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Healy picks Torres to lead Canton's economic development efforts
By Adam Herman
Released/Published: Feb 11, 2008

Toledo native marks final appointment to Mayor's cabinet

CANTON, Ohio – Mayor William J. Healy II announced Monday that he has selected Robert Torres of Toledo to fill the position of Development Director for the City of Canton.  Torres, who previously worked in the City of Toledo's Development Department, will officially join Healy's administration in the coming weeks.

“I am thrilled to welcome Robert Torres to my Cabinet as Director of Development,” Healy said.  “Robert's experience with the City of Toledo put him miles apart from his competition during the interview process, and I am very confident that he has what it takes to lead our economic development efforts as we look toward the future.”

Torres, 45, comes to the position having already dealt with many of the issues that currently face Canton and greater Stark County.  Like Canton, Toledo was once an industrial heavyweight during its peak in the 1980's.  Following the dramatic downsizing and outsourcing of the regional automobile industry during the 1990's, the city began experiencing high unemployment, rising crime, and urban flight as residents left to pursue greener pastures.

While automobile manufacturing has not entirely disappeared from Toledo's local economy, the departure of thousands of high-paying factory jobs over the past two decades has resulted in a laundry list of problems for Ohio's fourth-largest city. 

Torres, however, believes it is this very experience that will help him to address many of the problems currently facing the city of Canton, said it was probably one of the major reasons he was chosen for the position.

 “While Toledo is a much larger city than Canton, both in geographical area and in population, the issues facing the two are very similar,” Torres said.  “Throughout my conversations with Mayor Healy, we always came back to the ways in which my work in Toledo could be reproduced  in Canton.  The pieces just started to fit together, and it became clear to both of us that we could do a lot of good if we had the chance to work together.”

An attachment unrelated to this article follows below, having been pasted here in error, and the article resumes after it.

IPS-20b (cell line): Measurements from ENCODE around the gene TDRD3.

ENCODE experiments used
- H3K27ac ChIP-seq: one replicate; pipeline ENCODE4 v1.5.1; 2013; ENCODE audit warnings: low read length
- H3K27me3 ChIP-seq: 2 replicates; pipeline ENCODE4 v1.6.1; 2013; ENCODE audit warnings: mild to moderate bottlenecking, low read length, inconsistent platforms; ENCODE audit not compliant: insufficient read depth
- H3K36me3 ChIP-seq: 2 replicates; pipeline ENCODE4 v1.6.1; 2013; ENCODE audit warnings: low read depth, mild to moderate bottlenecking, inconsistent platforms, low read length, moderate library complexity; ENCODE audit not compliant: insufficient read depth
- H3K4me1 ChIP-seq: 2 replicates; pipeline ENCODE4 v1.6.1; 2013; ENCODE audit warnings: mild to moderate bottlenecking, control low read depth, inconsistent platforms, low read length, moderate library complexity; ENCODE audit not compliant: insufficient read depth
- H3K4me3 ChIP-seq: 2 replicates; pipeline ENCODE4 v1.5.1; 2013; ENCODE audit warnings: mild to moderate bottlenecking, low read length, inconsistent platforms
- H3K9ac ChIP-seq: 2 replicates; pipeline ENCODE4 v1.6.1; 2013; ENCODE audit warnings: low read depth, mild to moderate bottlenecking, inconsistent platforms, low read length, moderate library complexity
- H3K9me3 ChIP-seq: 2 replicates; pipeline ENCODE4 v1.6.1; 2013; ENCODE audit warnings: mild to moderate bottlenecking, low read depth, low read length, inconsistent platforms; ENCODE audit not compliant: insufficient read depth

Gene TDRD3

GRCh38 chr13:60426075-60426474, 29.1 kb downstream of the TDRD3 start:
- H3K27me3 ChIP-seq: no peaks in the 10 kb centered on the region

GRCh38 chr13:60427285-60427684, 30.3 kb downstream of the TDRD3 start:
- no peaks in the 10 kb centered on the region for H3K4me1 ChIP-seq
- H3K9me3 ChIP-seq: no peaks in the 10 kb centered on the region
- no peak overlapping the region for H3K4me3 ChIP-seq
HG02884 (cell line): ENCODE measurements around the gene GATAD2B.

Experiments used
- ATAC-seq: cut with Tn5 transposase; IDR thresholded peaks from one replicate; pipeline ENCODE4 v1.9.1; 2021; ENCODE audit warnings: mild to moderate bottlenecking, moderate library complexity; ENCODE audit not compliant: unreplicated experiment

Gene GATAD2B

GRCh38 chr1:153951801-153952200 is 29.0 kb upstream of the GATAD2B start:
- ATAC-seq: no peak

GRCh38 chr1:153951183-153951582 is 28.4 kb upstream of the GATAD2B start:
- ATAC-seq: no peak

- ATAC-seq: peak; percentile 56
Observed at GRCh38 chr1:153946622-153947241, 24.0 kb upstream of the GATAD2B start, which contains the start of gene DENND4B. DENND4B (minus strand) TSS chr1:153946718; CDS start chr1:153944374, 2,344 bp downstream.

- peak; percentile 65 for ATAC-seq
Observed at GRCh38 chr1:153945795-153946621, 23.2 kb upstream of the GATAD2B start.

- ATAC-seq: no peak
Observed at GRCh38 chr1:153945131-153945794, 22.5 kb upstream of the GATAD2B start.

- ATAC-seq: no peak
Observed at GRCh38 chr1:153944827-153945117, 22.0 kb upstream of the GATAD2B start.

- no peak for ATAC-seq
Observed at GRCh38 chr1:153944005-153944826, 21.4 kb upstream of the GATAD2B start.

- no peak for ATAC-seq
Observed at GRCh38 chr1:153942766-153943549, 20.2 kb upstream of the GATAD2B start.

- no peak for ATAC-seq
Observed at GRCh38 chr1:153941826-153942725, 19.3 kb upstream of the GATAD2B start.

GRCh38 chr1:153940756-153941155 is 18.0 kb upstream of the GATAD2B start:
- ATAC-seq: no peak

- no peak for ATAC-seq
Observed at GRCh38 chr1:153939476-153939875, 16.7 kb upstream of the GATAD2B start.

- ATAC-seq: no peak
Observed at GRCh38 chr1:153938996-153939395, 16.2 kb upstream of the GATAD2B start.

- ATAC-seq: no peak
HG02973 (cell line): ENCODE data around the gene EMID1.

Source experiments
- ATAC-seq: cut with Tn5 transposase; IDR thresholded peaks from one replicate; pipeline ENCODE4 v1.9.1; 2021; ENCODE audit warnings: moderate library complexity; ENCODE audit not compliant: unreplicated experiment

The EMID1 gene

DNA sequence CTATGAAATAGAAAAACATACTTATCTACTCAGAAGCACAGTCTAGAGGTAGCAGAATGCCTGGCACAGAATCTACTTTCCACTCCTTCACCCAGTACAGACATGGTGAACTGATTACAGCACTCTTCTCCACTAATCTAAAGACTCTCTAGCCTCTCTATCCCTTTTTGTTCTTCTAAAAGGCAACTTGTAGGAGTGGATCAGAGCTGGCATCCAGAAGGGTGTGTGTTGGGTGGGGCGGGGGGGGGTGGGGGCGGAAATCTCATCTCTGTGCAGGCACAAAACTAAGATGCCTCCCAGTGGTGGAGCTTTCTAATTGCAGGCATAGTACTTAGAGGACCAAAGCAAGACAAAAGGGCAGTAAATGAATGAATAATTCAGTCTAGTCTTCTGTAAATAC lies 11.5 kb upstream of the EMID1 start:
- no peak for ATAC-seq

Torres later went on to say that he thought Canton's smaller size would allow him to have a much more direct effect on the local economy, noting that “with less ground to cover and less people to get on the same page, it's much easier to have a direct impact on creating jobs and economic development in a particular region.”

“I see an unlimited amount of opportunity in the city of Canton,” Torres said.  “This city has a strong infrastructure that can handle large-scale economic and neighborhood redevelopment.  I'm looking forward to harnessing Canton's strengths to rebuild it into the economic powerhouse it has the potential to be once again.”

When asked about what other factors contributed to his ultimate decision to relocate to Canton, Torres said that he was impressed by Healy's commitment to racial and cultural diversity after reading about several of Healy's previous Cabinet-level appointments. 

Torres, who was born in the United States after his father immigrated to this country during the 1950's, said that the Mayor's demonstrated openness to people of all cultural and ethnic backgrounds will prove critical when the City seeks to attract large businesses from around the world who have already established firm ties with minority ethnic and cultural communities.

“We're no longer living in an age when cities like Canton can afford to lose out on opportunities because potential employers don't know whether or not their workforce will feel at home,” Torres said.  “By placing a diverse group of leaders at the top of city government, the Mayor is sending a message that the City of Canton is open for business – no matter where that business may come from.”

Healy had made international economic development a cornerstone of his overall development strategy while campaigning before last November's mayoral election.  Healy cited his background in dealing with companies in Canada, China, and Latin America when making that assertion, and argued that Canton could make large improvements in the way it seeks to attract businesses from outside the fifty states.

“We can no longer allow ourselves to be constrained in old ways of thinking that because we don't speak their language or understand their culture we shouldn't try to attract them to the area,” Healy said.  “The people of Canton are demanding quality jobs that pay a living wage, and I am ready and willing to go to the ends of the Earth to bring those jobs back to this city.”

Healy said he expects Torres to start in his new position by March 1.  Torres, who is also an elected member of the Toledo City Schools Board of Education, will step down from his post with the city as well as his elected office near the end of this month.

“While I'm sad to be leaving the city I've called home for nearly two decades, I'm also excited to have been given this great challenge,” Torres said.  “I think we're going to have a lot of fun over the next few years.”


Contact Information: Adam Herman - (330) 438-4304

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